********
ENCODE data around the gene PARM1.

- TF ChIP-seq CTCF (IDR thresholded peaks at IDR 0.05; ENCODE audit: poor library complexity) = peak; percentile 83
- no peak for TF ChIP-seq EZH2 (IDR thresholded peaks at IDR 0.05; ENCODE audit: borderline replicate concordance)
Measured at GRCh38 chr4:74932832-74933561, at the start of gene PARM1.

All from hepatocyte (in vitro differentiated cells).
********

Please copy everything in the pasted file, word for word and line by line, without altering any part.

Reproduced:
ENCODE data around the gene PARM1.

- TF ChIP-seq CTCF (IDR thresholded peaks at IDR 0.05; ENCODE audit: poor library complexity) = peak; percentile 83
- no peak for TF ChIP-seq EZH2 (IDR thresholded peaks at IDR 0.05; ENCODE audit: borderline replicate concordance)
Measured at GRCh38 chr4:74932832-74933561, at the start of gene PARM1.

All from hepatocyte (in vitro differentiated cells).